Successor Liability Claims Found Insufficient To Establish Federal Question Jurisdiction | Jackson Lewis P.C.
As a general rule, a buyer of assets does not assume the seller’s obligations, including its ERISA obligations. However, courts have formulated an exception to this general rule through the doctrine of successor liability. Successor liability is an equitable doctrine that requires a court to strike “a proper balance between preventing offenders from escaping liability and facilitating the transfer of business assets for their most valuable use..” EEOC v. Vucitech, 842 F.2d 936, 944-45 (7th ca. 1988).
The doctrine was first applied to labor law obligations and then to labor law claims. Eventually, the scope was extended to ERISA obligations, in the form of employer withdrawal liability and delinquent contributions. Succession liability gives entrepreneurial funds a potential second collection target, namely a successor, provided that certain continuity and cancellation requirements are met. Indeed, as the Seventh Circuit has stated, “a second chance is exactly the point of successor liability.” Chicago Truck Drivers, Helpers and Warehouse Workers Union Pension Fund v. Tasemkin, Inc., 59 F.3d 48, 51 (7e cir. 1995). Many funds have used this to their advantage by aggressively (often successfully) making claims against alleged successors.
However, this federal common law doctrine is not an independent cause of action, as illustrated in: E.Cent. Illinois Pipe Trades Health & Welfare Fund v. Prather Plumbing & Heating, Inc., no. 20-2525, 2021 USA App. LEXIS 20083 (7th Circ. 7 July 2021) (“Prather Plumbing‘), involving father-son plumbing companies. The father’s company was unionized and owed nearly $300,000 to two multi-employer funds. After working for his father’s plumbing company, the son started his own plumbing business using approximately $25,000 worth of equipment purchased from his father’s company. The son’s company also hired some of his father’s former employees and served some of his father’s former customers. Not surprisingly, when the father’s company closed at the time his son’s was founded, the funds sought to collect from the son’s company based on a theory of successor liability.
The court granted an injunction on equitable grounds to the defendant, arguing that a $25,000 takeover that would lead to a $300,000 liability would have been blatantly unfair. The appeals court, however, vacated and remanded, on jurisdictional grounds. The Seventh Circuit found that a claim for successor liability, a federal common law doctrine, was not a cause for action under federal law. As a result, it was insufficient to establish federal jurisdiction within the meaning of 28 U.S.C. § 1331.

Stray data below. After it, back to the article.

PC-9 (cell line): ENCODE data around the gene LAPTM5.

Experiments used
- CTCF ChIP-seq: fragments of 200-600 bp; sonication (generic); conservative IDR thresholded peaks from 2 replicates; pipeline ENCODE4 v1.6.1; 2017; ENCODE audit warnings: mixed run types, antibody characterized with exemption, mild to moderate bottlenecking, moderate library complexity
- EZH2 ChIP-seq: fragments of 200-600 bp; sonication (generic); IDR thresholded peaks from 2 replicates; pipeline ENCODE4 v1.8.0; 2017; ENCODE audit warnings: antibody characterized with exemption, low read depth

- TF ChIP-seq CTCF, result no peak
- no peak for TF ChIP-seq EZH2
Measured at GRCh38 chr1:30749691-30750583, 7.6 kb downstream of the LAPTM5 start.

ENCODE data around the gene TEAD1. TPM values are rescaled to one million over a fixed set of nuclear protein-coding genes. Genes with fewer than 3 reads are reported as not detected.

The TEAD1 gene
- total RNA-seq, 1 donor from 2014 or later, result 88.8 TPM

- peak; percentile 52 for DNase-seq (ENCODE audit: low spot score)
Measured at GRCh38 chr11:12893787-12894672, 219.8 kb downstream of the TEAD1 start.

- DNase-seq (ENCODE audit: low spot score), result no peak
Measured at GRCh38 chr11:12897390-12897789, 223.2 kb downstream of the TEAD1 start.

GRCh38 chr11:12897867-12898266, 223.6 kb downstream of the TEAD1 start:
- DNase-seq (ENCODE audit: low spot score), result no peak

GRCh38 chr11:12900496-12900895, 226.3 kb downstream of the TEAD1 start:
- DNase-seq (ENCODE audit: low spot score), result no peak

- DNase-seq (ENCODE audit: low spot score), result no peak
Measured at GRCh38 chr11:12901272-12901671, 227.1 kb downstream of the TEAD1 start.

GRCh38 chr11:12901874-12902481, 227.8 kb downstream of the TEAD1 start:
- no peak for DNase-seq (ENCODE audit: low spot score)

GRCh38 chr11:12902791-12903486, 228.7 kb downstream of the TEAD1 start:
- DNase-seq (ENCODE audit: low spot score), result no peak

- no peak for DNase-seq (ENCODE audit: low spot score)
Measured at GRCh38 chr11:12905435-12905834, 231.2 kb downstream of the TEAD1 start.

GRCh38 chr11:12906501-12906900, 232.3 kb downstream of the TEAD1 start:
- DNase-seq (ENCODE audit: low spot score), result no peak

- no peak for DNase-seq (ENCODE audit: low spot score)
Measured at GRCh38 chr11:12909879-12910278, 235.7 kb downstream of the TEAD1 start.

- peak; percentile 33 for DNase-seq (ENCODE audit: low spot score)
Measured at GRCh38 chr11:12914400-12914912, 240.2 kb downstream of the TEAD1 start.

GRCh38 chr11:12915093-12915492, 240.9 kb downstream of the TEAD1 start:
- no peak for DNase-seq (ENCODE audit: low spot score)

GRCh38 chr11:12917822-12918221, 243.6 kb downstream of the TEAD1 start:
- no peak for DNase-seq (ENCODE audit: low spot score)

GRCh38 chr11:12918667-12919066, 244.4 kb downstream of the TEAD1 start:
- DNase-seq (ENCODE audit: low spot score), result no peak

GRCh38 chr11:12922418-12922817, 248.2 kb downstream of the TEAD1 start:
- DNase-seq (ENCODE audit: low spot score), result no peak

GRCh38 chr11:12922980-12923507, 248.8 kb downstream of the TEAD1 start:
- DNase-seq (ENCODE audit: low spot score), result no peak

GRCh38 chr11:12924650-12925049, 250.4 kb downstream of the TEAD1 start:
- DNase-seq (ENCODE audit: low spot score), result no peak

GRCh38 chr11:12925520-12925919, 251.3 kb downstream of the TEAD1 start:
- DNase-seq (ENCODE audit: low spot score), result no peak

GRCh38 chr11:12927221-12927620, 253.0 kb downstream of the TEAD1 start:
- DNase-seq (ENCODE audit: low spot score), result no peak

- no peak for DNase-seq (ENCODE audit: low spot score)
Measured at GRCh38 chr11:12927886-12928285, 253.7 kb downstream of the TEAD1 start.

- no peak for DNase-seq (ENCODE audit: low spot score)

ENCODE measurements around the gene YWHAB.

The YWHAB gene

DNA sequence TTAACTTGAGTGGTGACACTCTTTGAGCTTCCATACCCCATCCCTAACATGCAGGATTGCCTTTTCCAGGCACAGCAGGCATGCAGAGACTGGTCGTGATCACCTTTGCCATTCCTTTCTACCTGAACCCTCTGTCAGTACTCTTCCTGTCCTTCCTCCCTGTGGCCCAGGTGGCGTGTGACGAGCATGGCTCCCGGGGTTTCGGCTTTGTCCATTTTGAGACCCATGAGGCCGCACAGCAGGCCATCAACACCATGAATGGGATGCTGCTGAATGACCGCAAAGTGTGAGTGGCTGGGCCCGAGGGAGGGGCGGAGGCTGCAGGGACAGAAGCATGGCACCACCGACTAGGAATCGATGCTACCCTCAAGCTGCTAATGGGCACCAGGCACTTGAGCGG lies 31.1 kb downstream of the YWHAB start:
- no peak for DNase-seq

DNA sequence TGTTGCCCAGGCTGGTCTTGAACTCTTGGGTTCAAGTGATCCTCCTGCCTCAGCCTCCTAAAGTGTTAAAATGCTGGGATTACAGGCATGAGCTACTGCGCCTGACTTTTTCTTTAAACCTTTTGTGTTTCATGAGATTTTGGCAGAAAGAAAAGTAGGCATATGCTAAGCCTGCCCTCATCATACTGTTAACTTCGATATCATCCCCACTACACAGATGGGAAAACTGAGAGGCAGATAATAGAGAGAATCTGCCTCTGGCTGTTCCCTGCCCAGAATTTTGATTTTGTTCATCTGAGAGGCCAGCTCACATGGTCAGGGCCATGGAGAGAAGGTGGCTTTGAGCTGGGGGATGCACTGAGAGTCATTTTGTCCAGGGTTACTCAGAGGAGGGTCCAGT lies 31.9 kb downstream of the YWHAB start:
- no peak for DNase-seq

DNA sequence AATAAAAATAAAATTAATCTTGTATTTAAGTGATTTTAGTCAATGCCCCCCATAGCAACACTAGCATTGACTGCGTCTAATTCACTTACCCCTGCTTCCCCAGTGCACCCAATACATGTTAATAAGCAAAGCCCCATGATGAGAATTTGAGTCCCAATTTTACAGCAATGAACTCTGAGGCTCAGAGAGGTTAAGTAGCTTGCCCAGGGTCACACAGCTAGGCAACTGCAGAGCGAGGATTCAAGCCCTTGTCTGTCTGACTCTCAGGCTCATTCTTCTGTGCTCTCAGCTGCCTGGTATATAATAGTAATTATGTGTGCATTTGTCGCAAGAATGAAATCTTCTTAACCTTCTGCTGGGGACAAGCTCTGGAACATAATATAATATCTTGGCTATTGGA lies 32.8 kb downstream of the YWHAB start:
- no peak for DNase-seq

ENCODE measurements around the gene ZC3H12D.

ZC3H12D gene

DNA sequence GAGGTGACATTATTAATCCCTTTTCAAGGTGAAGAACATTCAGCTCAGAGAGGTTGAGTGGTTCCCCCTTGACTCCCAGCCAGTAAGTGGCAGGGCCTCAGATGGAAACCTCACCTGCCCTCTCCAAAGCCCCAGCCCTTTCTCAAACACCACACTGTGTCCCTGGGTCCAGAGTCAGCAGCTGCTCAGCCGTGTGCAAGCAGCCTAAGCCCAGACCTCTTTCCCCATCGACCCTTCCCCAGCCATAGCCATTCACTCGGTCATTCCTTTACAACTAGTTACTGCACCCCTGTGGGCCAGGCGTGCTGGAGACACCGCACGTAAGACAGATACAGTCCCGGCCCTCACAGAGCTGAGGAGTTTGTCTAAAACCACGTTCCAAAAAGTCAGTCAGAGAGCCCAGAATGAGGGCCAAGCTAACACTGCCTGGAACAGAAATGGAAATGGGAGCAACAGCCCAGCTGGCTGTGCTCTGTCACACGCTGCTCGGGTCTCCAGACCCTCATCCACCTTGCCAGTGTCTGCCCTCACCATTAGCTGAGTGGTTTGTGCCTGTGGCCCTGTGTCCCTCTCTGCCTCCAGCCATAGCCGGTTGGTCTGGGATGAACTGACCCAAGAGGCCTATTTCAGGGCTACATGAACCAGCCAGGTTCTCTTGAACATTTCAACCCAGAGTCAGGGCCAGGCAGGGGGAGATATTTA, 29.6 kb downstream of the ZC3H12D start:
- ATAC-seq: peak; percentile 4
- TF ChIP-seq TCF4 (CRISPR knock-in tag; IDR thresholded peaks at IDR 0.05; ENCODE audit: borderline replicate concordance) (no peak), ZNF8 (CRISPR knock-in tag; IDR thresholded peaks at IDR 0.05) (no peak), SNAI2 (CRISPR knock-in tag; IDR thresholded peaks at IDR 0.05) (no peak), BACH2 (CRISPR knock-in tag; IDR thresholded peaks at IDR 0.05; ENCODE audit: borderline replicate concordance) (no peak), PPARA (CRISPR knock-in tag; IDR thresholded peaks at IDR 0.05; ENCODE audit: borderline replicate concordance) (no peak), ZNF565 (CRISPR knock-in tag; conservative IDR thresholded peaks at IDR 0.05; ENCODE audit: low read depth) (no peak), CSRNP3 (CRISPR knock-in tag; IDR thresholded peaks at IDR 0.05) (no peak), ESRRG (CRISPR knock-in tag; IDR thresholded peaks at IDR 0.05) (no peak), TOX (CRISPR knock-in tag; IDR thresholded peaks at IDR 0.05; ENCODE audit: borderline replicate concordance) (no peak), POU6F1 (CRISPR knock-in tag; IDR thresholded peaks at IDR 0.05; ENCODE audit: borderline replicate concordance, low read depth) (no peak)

The Seventh Circuit reiterated that federal courts are courts of limited jurisdiction; they can “exercise judicial powers only over those categories of matters and controversies permitted by the Constitution and by Congress.” Congress has implemented this jurisdiction through the Federal Issues Statute: 28 U.S.C. § 1331. This provision confers jurisdiction over federal issues: The “district courts have the original jurisdiction of all civil actions arising out of the Constitution, laws, or treaties of the United States.” .”
In Prather Plumbing, the funds argued that their legal succession liability claim arose by definition under federal law. After all, a claim arising out of common federal law “necessarily poses a federal question.” However, The Seventh Circuit disagreed.
The Court noted that in the absence of circumstances that are not present, “a case arises under federal law when federal law creates the cause of the alleged action.” Prather Plumbing, 2021 US app. LEXIS 20083, at *8-*9 (quoting Gunn v. Minton, 568 VS 251, 257 (2013)). In the absence of such federal cause of action, § 1331 has not been complied with and the court has no jurisdiction.
Applying these principles, the Court ruled that the successor claim was not a federal claim. ID card. at *15-*16 (rely on Peacock v. Thomas, 516 US 349 (1996) (action to break corporate veil and collect corporate officer for ERISA judgment against defunct company was not cause for action under ERISA or any other federal statute)). Accordingly, without any federal legal action for successor liability (under ERISA or otherwise), the claim did not arise under federal law and therefore the court had no jurisdiction over the subject matter.
Prather Plumbing demonstrates the procedural and jurisdictional complexity that arise in lawsuits in which claims for liability are filed. The case also highlights the risks associated with multi-employer funds desperate to connect the dots between unionized employers, their successors and non-union employers, as well as the importance of buyers carefully considering the reach of these funds in mergers and acquisitions.